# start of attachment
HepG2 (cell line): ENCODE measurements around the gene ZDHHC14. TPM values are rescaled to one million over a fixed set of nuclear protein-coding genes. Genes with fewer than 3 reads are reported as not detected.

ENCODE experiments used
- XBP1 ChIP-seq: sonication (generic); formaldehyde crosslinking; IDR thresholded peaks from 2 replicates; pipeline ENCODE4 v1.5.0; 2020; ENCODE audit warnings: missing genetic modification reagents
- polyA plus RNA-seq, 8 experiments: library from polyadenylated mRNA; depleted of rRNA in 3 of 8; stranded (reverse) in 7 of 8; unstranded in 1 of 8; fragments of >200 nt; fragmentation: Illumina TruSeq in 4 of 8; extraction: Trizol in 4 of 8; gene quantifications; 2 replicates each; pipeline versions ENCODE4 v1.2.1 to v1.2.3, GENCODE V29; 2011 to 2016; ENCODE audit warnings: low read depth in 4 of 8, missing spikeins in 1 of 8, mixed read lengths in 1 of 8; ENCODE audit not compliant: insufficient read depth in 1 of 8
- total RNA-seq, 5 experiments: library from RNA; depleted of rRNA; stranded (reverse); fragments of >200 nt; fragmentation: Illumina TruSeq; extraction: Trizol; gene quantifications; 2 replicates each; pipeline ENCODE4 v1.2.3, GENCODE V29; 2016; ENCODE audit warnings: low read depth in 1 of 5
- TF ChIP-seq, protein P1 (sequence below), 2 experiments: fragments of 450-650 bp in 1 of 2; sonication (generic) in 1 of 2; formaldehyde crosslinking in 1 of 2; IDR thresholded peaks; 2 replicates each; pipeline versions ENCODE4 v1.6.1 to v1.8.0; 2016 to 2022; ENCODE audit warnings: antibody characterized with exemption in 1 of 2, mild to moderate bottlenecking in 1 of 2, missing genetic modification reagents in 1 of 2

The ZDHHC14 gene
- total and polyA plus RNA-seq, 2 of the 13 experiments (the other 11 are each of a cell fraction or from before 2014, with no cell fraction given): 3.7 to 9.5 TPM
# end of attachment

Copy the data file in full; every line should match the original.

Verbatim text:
HepG2 (cell line): ENCODE measurements around the gene ZDHHC14. TPM values are rescaled to one million over a fixed set of nuclear protein-coding genes. Genes with fewer than 3 reads are reported as not detected.

ENCODE experiments used
- XBP1 ChIP-seq: sonication (generic); formaldehyde crosslinking; IDR thresholded peaks from 2 replicates; pipeline ENCODE4 v1.5.0; 2020; ENCODE audit warnings: missing genetic modification reagents
- polyA plus RNA-seq, 8 experiments: library from polyadenylated mRNA; depleted of rRNA in 3 of 8; stranded (reverse) in 7 of 8; unstranded in 1 of 8; fragments of >200 nt; fragmentation: Illumina TruSeq in 4 of 8; extraction: Trizol in 4 of 8; gene quantifications; 2 replicates each; pipeline versions ENCODE4 v1.2.1 to v1.2.3, GENCODE V29; 2011 to 2016; ENCODE audit warnings: low read depth in 4 of 8, missing spikeins in 1 of 8, mixed read lengths in 1 of 8; ENCODE audit not compliant: insufficient read depth in 1 of 8
- total RNA-seq, 5 experiments: library from RNA; depleted of rRNA; stranded (reverse); fragments of >200 nt; fragmentation: Illumina TruSeq; extraction: Trizol; gene quantifications; 2 replicates each; pipeline ENCODE4 v1.2.3, GENCODE V29; 2016; ENCODE audit warnings: low read depth in 1 of 5
- TF ChIP-seq, protein P1 (sequence below), 2 experiments: fragments of 450-650 bp in 1 of 2; sonication (generic) in 1 of 2; formaldehyde crosslinking in 1 of 2; IDR thresholded peaks; 2 replicates each; pipeline versions ENCODE4 v1.6.1 to v1.8.0; 2016 to 2022; ENCODE audit warnings: antibody characterized with exemption in 1 of 2, mild to moderate bottlenecking in 1 of 2, missing genetic modification reagents in 1 of 2

The ZDHHC14 gene
- total and polyA plus RNA-seq, 2 of the 13 experiments (the other 11 are each of a cell fraction or from before 2014, with no cell fraction given): 3.7 to 9.5 TPM